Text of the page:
I especially liked the language of the narration. I love the first half of the book, where everything was still anticipation. As the story unfolded itI especially liked the language of the narration. I love the first half of the book, where everything was still anticipation. As the story unfolded it lost some of its magic for me. However I was surprised at the end of the story by the Polish connection. I wonder where the author got the inspiration for the final scenes in the countryside in Poland and sculptures featured in the book. I'd be very interested in finding out more about that aspect. Also I was delighted to learn about the Polish soprano Marcella Sembrich who was quite known internationally. Went ahead and listened to some of the recordings on you tube. Oh the wonders of the internet. There was and is a great jazz scene in Poland and the music of Louis Armstrong has many many fans, perhaps that made the author to situate some action there. What a great adventure this book must have been for Esi Edugyan....more
This profound and beautifully written novel needs to be savoured slowly. It is not a fast read by any means, but if you are prepared to read and pauseThis profound and beautifully written novel needs to be savoured slowly. It is not a fast read by any means, but if you are prepared to read and pause frequently,this is a book for you. Of the two main protagonists telling their story in alternating voices, I found Rosanne's story more compelling. She is one of the most interesting characters I have encountered in a little while. At our book club meeting someone described her as otherworldly, perhaps an angel. This is because in spite of horrific events, Roseanne remains oddly happy with a great deal of humour, no hatred toward her tormentors, somewhat detached from the immediate, troubled world. In spite of being a historical novel of Ireland describing its most troubled times, it is also a deeply philosophical, spiritual, and a very quotable novel....more
This book sets the stage for the next book, a clever idea. In The Winter Palace we read about what went on before the relatively obscure German princeThis book sets the stage for the next book, a clever idea. In The Winter Palace we read about what went on before the relatively obscure German princess Sophie Friederike Auguste von Anhalt-Zerbst-Dornburg transformed herself into the empress Catherine the Great.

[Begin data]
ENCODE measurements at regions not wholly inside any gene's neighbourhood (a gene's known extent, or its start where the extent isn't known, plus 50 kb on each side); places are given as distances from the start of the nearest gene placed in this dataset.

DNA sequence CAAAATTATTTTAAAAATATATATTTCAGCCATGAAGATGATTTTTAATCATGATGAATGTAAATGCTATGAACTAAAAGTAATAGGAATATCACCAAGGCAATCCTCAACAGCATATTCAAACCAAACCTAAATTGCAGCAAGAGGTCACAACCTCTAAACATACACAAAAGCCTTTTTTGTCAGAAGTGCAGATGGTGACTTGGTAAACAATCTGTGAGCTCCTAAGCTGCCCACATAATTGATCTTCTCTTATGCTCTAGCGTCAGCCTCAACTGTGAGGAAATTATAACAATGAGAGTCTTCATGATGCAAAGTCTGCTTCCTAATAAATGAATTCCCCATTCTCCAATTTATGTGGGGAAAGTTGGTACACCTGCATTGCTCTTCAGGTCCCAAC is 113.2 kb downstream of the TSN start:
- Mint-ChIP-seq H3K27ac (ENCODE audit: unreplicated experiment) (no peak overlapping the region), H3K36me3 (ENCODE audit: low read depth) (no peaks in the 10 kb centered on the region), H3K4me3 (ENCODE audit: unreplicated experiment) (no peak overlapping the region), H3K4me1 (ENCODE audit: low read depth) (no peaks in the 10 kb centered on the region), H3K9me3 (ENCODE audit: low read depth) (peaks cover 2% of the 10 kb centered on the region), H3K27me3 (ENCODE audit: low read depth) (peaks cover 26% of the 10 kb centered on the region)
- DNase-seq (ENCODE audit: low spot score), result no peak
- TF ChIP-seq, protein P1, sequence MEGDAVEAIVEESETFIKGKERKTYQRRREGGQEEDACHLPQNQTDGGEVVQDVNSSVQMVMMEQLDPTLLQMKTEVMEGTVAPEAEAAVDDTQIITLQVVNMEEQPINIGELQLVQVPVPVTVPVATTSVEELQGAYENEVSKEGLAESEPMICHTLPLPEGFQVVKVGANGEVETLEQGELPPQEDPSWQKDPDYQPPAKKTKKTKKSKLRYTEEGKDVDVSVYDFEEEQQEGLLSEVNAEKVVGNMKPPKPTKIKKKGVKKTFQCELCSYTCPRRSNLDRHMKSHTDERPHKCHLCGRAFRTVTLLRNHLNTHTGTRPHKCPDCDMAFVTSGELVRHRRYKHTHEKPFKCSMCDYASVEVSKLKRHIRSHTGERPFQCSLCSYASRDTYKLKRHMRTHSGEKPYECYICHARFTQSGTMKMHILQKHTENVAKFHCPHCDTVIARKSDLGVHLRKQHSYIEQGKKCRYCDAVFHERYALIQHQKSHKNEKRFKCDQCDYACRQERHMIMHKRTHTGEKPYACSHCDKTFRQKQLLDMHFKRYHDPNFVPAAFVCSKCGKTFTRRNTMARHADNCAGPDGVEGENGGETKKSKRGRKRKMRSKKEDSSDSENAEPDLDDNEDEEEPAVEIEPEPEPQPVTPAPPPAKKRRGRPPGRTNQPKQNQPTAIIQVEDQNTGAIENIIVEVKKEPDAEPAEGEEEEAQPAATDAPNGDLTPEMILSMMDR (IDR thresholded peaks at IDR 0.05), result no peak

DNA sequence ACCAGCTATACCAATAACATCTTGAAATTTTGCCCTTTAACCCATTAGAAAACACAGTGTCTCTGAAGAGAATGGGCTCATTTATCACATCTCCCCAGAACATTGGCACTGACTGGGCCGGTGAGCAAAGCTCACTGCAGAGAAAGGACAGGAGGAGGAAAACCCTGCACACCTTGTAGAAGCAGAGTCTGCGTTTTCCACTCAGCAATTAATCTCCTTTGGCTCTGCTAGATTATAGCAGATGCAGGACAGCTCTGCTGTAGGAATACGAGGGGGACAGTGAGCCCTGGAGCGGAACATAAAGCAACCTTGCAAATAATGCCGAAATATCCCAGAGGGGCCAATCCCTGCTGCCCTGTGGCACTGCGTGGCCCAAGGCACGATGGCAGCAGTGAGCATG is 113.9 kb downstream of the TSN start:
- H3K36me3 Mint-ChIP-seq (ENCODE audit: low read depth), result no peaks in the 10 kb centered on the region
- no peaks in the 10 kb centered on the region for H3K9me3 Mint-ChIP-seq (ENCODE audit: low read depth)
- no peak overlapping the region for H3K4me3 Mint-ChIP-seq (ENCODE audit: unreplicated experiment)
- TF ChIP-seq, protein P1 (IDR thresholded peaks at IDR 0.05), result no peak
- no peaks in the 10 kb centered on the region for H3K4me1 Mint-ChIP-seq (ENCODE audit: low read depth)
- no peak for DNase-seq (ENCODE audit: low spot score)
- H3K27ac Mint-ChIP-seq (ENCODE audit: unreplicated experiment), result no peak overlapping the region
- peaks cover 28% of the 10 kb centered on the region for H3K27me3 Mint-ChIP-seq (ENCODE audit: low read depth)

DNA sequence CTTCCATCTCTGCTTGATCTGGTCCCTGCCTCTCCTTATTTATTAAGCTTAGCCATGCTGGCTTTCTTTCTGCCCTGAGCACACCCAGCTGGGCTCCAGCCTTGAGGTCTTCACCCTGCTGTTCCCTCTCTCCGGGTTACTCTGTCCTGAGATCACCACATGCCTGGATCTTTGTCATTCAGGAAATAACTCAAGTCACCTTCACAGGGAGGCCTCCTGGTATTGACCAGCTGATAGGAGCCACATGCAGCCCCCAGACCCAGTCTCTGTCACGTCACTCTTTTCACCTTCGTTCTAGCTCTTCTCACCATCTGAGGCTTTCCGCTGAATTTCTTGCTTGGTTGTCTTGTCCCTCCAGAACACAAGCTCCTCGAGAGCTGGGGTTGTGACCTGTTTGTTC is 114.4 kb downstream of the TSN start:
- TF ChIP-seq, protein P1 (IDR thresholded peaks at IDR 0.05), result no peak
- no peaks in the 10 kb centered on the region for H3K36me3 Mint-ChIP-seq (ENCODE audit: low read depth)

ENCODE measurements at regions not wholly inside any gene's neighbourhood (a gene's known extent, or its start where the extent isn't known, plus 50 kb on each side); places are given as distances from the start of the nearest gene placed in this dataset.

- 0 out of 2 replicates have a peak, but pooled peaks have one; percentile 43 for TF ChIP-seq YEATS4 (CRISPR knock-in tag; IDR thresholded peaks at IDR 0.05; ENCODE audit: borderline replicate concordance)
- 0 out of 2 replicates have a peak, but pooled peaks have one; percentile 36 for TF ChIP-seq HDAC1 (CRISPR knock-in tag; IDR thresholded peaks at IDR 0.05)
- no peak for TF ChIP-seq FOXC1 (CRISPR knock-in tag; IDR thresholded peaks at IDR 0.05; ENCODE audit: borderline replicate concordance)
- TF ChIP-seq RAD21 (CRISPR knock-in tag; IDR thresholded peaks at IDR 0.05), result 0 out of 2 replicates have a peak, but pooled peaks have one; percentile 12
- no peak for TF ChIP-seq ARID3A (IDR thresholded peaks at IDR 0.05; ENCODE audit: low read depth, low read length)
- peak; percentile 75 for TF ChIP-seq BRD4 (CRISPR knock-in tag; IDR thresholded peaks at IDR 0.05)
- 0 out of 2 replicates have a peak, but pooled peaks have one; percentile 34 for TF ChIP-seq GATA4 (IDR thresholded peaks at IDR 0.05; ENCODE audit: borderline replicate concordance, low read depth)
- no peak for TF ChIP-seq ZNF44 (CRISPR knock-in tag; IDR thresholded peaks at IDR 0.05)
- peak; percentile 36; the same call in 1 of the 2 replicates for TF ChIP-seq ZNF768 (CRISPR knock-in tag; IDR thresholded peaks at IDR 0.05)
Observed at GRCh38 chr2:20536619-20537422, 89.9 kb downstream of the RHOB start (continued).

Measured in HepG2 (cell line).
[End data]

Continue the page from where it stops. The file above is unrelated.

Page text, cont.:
I found it quite an intense story about what, we would call today, an abusive and toxic environment and women who found themselves living inside it. Sophie and everybody else is placed under the tyranny of empress Elizabeth, who is a cruel self centered ruler. Everybody is forced to live a double life, one in public and quite another one clandestinely. This type of living under constant terror is shared by the main protagonist of the story, fictional Barbara (in Polish) or Varvara (in Russian), who finds herself an orphan, a foreigner at the Russian court at the mercy of the empress Elizabeth. Both Sophie and Barbara become friends, or so it seems. Both have to deny or cover up their true feelings, have to make alliances and rid themselves of any scruples in order to survive.
The fictional main character is very skillfully placed within the historical context making the story interesting as well as educational. It's the best way to learn history, through the eyes of a very credible and very sympathetic character. I love reading about the minuscule details, descriptions of everyday life, food, fashion, occupations, behaviour of the protagonists, coming into close contact with the reality of Russia of the eighteen century.
The book is essentially dedicated to the seventeen years during which Sophie waited and learnt all she could in order to prepare herself for taking the throne. She also endured tremendous hardship in her personal life, having everybody who she loved taken away from her. She knew that her fortune depended completely on her strenght and proceeded with the iron will to will what she wanted. ...more
What can I say about Paris? I loved it. I was there once and absolutely love it. It is one of those cities so beautiful and so packed with history, arWhat can I say about Paris? I loved it. I was there once and absolutely love it. It is one of those cities so beautiful and so packed with history, art, culture, not to mention FOOD. Having visited Paris and France I finally understood why UNESCO declared French cuisine 'world intangible heritage’.
This book offers vignettes of Paris as experienced by and written about in both fiction and personal memoirs of many writers, such as: Gertrude Stein, Colette, Hans Christian Andersen, Marcel Proust, Julio Cortazar, George Orwell, Simone de Beauvoir, Honore de Balzac, Julian Barnes, Georges Perec, Irene Nemirovsky to name just a few. A lot more are represented in this book. The book is divided into nine chapters: "I love Paris"; "Le menu"; "Sex in the city"; "High hopes...and hard times"; "Location, location..."; "Parisians - famous and not so famous"; "Cities of the dead"; "Past tense"; "Living it up".
Being of Polish background I was amused to find out the origins of French croissant, apparently it came to France via Austria and Poland. It was the Austrian croissant that was hurriedly made at the siege of Vienna in 1683 by the Polish soldiers of king Sobieski to replace the bread that was missing and they called it the crescent the emblem of the Turks who they were fighting. (p.27)
It is a wonderful, impressive and very eclectic selection that mixes fiction with diaries etc. Take it with you or your next visit to Paris. You can start reading from anywhere and you can keep coming back to it. You will be delighted to find the voices of some of the great authors. It could be your complementary reading to the last Woody Allen's film "Midnight in Paris"....more